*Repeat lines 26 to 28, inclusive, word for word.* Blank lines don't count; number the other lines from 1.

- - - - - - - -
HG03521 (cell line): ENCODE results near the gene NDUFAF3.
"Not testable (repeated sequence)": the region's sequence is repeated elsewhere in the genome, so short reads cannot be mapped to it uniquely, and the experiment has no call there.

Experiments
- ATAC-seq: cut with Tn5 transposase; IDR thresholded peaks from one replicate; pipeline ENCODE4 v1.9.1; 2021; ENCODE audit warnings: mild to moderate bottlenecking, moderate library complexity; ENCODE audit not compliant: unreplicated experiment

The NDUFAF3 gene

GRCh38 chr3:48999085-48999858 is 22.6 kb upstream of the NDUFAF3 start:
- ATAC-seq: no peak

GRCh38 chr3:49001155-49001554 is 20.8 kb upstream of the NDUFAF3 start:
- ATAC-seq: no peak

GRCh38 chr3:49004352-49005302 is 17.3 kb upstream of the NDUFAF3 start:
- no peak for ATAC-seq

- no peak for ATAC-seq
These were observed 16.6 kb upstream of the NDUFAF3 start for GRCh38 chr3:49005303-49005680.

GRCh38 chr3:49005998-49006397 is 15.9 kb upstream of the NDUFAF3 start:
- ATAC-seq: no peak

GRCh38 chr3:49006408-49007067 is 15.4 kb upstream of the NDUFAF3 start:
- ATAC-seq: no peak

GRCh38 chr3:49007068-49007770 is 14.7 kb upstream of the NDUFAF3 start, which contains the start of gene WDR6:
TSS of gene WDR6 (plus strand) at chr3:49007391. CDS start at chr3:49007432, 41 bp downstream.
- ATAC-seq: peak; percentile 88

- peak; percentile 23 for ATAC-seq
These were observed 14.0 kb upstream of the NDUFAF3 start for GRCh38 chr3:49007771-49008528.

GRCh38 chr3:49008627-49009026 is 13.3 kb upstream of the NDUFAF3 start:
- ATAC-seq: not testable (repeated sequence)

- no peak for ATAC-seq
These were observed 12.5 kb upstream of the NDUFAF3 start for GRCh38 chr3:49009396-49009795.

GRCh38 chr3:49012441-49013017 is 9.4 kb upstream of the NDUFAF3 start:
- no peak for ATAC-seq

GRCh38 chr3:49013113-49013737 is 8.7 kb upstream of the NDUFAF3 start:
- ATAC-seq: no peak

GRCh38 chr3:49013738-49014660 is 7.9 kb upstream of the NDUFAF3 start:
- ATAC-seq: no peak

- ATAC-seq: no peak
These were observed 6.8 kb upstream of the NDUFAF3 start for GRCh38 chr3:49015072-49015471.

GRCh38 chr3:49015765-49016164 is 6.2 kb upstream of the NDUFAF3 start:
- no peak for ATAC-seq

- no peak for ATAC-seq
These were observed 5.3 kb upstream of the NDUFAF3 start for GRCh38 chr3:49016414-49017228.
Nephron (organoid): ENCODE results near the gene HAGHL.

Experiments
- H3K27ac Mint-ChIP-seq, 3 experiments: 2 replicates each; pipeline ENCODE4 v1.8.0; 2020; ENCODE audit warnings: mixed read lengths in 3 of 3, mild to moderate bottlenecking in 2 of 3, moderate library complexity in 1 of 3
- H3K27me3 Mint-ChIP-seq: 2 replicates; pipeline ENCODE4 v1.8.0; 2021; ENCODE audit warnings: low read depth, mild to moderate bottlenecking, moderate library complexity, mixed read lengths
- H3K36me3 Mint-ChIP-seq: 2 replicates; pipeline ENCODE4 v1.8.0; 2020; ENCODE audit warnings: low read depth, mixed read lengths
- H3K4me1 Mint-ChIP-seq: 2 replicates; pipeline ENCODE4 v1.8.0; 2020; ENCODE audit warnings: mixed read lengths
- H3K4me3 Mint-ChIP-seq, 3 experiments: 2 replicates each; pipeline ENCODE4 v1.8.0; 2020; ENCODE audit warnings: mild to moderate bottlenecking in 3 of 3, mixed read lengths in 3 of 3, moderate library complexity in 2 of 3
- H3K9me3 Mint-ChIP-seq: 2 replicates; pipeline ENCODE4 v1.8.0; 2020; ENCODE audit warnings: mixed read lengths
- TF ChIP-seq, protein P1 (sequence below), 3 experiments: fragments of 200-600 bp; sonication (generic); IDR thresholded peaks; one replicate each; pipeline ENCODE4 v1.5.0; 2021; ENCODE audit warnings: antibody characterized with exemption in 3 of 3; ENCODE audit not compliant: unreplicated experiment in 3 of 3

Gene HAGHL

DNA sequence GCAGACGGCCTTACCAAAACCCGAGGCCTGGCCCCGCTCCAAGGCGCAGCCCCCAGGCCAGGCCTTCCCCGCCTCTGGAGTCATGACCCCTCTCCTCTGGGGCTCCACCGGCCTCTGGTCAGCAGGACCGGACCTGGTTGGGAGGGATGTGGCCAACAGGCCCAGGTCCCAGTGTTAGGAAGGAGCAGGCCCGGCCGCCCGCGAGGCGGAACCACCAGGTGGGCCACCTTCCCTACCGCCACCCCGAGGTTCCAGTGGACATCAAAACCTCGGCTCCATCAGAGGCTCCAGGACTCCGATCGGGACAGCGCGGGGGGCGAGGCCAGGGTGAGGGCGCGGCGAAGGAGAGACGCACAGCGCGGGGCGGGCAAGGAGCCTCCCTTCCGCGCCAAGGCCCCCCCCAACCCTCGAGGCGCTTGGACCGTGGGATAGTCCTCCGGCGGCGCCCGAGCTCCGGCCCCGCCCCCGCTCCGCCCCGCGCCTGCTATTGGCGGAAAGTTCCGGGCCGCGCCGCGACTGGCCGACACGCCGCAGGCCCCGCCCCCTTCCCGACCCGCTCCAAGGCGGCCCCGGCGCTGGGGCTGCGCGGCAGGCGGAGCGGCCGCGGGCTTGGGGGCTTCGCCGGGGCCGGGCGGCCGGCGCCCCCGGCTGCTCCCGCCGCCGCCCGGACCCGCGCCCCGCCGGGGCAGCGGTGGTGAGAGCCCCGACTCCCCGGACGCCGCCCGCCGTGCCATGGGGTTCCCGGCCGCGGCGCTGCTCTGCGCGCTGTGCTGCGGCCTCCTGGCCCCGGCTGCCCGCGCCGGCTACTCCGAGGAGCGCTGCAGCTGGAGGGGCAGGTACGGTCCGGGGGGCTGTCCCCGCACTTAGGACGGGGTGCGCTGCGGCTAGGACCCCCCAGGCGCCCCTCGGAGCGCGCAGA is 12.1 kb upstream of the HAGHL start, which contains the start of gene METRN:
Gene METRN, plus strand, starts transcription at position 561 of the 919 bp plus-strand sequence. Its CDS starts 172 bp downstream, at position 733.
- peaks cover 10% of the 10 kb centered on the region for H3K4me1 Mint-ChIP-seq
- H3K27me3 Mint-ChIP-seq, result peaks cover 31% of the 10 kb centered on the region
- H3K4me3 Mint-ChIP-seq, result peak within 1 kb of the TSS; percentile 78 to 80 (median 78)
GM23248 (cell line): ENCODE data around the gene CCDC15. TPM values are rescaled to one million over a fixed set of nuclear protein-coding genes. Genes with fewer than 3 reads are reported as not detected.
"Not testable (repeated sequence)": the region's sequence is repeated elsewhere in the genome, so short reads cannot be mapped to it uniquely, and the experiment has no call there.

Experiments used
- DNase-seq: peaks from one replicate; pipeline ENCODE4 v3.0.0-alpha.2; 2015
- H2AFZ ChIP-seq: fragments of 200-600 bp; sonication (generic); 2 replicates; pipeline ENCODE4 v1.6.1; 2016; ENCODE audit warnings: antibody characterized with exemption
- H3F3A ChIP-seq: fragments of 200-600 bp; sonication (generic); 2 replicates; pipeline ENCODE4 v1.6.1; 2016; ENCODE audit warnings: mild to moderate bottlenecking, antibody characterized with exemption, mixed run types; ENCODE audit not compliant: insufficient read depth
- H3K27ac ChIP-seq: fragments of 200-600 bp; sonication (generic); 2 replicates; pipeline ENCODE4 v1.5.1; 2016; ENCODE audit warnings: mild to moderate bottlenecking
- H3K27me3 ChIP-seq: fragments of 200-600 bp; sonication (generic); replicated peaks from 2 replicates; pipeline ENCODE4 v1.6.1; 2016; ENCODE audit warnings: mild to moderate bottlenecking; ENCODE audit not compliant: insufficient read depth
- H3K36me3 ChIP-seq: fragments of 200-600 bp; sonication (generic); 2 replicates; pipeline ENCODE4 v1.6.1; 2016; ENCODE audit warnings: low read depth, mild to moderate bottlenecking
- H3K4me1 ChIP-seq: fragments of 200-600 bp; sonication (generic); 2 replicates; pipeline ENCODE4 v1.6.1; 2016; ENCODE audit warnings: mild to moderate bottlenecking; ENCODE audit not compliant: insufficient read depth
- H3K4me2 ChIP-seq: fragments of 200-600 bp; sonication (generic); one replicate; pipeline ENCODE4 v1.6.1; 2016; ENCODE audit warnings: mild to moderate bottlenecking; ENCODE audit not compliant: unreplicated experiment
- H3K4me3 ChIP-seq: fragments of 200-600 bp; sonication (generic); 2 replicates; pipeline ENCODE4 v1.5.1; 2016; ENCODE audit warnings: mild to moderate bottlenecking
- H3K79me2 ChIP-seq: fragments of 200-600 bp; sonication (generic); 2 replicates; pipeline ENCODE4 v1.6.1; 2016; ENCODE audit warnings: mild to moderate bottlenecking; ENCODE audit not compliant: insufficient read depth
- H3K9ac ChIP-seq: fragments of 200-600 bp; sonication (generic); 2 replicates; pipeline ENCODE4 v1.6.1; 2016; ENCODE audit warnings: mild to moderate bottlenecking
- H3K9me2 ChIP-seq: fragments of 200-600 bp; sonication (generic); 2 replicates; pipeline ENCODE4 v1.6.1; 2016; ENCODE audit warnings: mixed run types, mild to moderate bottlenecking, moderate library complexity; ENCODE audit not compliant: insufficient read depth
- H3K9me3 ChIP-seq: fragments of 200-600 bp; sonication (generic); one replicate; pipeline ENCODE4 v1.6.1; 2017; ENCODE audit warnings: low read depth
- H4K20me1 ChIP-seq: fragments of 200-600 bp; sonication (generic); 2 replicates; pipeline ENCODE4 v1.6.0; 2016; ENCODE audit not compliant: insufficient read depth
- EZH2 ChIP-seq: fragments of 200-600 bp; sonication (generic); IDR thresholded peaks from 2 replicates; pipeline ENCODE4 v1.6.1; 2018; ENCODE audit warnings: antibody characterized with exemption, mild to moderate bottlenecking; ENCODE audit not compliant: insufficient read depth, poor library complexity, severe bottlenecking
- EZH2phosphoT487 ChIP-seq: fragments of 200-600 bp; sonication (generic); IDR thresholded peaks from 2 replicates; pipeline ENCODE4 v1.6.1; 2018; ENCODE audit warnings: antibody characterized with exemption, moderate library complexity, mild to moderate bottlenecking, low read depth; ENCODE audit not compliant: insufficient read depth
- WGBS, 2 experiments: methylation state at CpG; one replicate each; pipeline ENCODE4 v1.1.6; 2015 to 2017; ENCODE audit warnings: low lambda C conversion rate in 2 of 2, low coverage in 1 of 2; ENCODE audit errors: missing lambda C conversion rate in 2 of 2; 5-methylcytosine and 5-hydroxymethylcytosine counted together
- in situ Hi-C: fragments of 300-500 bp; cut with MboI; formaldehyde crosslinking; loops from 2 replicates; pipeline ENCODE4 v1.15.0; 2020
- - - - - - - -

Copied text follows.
These were observed 12.5 kb upstream of the NDUFAF3 start for GRCh38 chr3:49009396-49009795.

GRCh38 chr3:49012441-49013017 is 9.4 kb upstream of the NDUFAF3 start:
- no peak for ATAC-seq